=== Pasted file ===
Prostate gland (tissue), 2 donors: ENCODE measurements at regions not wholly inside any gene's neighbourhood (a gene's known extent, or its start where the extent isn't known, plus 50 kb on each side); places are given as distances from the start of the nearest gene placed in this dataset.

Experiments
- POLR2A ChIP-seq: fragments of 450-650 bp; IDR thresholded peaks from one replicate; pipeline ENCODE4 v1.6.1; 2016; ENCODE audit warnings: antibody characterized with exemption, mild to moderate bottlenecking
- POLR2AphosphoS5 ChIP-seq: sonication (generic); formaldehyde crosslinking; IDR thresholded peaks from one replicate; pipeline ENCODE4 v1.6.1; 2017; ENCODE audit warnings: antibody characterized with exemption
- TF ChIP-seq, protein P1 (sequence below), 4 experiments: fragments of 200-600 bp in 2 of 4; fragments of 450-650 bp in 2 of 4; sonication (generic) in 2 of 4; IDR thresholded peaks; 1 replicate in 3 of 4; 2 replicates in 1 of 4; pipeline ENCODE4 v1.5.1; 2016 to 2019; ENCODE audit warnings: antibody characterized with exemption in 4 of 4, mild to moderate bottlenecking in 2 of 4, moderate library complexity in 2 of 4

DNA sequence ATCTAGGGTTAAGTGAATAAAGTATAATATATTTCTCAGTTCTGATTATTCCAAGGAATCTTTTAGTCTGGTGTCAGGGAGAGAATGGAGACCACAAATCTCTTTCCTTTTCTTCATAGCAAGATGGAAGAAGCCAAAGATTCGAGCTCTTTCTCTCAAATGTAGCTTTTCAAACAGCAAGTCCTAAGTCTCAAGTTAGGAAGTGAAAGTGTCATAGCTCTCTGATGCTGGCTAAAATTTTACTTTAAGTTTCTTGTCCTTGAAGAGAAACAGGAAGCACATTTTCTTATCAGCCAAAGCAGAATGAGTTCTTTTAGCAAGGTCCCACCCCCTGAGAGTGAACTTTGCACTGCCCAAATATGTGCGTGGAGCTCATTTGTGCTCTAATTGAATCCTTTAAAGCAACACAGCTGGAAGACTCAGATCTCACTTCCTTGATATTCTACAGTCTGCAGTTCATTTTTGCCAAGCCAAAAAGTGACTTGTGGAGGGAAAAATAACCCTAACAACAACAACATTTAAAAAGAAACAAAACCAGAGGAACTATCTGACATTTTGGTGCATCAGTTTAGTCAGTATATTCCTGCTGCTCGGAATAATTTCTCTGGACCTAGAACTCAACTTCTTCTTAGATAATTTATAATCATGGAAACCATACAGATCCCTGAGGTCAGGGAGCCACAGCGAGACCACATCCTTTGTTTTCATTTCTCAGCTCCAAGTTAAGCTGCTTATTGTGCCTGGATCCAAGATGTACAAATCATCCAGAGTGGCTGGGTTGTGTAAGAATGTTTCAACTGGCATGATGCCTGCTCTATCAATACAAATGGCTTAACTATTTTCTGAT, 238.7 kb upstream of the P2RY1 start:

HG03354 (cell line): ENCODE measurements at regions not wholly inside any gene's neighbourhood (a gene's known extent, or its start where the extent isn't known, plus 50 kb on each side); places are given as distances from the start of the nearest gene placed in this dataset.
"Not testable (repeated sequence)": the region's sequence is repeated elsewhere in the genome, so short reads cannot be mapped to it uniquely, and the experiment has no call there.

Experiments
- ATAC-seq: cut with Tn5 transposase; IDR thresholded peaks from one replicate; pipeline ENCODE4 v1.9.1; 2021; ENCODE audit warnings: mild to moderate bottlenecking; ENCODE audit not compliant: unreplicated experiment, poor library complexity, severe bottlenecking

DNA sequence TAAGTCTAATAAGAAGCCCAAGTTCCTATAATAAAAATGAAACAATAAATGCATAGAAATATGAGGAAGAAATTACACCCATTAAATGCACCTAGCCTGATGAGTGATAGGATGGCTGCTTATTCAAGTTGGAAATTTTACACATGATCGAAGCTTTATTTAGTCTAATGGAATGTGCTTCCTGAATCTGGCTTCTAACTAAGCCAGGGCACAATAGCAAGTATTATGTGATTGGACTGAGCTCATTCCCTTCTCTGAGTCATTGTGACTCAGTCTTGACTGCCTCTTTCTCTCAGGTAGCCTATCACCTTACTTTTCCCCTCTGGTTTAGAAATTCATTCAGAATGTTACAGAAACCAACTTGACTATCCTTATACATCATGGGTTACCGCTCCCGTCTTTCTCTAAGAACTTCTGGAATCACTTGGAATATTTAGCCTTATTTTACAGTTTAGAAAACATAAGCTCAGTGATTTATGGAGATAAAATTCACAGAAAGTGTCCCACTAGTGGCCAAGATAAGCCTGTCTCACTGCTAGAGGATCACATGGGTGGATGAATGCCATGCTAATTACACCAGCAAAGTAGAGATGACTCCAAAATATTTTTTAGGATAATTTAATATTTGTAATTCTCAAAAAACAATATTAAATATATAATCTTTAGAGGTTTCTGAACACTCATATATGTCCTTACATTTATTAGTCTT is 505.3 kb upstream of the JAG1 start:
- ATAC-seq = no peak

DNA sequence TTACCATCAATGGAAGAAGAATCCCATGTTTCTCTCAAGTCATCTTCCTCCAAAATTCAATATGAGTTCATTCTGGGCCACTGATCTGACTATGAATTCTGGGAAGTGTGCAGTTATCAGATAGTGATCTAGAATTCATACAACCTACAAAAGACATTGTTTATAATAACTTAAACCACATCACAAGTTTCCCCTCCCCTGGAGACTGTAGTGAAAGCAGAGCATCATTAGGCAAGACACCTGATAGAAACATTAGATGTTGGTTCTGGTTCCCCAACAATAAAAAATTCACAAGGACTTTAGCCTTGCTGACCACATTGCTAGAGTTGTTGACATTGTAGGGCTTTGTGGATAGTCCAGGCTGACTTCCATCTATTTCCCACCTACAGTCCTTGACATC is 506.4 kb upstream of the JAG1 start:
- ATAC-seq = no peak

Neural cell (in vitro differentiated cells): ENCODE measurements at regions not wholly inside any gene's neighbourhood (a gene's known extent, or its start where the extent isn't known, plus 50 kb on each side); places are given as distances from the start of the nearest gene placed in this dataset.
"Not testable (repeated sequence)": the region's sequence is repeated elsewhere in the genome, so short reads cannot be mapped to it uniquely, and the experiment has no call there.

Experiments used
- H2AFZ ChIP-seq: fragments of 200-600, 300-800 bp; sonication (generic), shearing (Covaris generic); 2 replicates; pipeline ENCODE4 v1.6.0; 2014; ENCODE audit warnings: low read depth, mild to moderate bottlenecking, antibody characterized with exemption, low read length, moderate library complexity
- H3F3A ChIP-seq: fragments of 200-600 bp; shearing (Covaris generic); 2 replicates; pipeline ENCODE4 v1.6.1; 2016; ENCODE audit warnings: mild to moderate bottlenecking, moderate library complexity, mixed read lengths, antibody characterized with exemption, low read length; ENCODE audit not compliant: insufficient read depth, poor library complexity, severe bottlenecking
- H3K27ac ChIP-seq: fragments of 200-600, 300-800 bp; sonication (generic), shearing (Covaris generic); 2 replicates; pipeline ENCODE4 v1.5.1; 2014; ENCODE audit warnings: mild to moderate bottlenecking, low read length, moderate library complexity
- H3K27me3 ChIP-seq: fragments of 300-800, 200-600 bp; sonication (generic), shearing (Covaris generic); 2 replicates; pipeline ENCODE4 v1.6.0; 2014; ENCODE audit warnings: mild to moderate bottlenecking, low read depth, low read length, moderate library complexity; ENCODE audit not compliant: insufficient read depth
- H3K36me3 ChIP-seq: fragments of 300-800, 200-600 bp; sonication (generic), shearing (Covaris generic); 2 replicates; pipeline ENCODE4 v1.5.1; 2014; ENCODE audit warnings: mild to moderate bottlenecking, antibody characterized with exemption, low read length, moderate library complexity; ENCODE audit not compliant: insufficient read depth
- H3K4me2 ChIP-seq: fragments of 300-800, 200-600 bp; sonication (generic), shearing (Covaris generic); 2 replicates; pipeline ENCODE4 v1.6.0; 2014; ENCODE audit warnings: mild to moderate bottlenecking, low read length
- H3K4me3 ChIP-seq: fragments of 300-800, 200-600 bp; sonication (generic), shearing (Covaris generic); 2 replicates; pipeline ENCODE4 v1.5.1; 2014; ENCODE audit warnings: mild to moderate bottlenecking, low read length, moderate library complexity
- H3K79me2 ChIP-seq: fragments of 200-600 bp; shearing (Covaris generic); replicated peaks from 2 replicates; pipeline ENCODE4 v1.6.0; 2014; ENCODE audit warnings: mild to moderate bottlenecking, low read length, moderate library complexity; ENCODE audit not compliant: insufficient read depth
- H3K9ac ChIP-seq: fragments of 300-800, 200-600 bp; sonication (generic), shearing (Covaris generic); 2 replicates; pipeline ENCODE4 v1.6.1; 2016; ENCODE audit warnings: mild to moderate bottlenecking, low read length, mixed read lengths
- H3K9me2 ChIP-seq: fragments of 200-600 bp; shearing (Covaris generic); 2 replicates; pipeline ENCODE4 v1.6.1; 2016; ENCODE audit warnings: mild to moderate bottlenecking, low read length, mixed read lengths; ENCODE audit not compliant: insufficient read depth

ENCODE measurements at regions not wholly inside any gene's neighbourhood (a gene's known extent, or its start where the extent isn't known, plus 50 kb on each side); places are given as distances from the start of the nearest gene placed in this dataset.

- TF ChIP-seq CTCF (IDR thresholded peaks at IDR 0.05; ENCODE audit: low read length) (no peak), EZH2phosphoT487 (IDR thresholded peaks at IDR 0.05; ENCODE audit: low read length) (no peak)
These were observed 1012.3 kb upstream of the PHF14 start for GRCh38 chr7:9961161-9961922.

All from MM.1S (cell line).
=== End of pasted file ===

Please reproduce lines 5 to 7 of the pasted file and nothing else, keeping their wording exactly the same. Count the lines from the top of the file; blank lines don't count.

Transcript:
- TF ChIP-seq, protein P1 (sequence below), 4 experiments: fragments of 200-600 bp in 2 of 4; fragments of 450-650 bp in 2 of 4; sonication (generic) in 2 of 4; IDR thresholded peaks; 1 replicate in 3 of 4; 2 replicates in 1 of 4; pipeline ENCODE4 v1.5.1; 2016 to 2019; ENCODE audit warnings: antibody characterized with exemption in 4 of 4, mild to moderate bottlenecking in 2 of 4, moderate library complexity in 2 of 4

DNA sequence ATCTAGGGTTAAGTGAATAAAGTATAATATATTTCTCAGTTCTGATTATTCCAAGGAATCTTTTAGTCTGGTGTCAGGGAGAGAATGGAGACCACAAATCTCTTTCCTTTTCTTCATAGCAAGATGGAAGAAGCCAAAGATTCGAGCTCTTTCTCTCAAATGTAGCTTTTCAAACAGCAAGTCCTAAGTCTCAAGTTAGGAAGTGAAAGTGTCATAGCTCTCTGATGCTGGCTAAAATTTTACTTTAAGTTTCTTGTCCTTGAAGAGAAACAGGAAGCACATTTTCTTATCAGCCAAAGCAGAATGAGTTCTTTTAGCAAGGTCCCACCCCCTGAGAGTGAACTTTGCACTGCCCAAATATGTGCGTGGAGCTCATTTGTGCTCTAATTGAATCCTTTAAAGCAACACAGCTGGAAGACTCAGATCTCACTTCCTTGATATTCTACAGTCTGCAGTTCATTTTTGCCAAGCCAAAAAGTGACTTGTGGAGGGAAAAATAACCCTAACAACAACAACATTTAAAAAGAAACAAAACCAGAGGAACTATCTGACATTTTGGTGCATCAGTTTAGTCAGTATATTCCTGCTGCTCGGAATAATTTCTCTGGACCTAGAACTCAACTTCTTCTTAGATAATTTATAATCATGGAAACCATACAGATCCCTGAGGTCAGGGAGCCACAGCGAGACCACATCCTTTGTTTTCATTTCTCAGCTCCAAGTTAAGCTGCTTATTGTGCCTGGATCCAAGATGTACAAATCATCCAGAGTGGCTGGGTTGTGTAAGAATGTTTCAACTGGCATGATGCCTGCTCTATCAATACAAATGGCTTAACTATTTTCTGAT, 238.7 kb upstream of the P2RY1 start:

HG03354 (cell line): ENCODE measurements at regions not wholly inside any gene's neighbourhood (a gene's known extent, or its start where the extent isn't known, plus 50 kb on each side); places are given as distances from the start of the nearest gene placed in this dataset.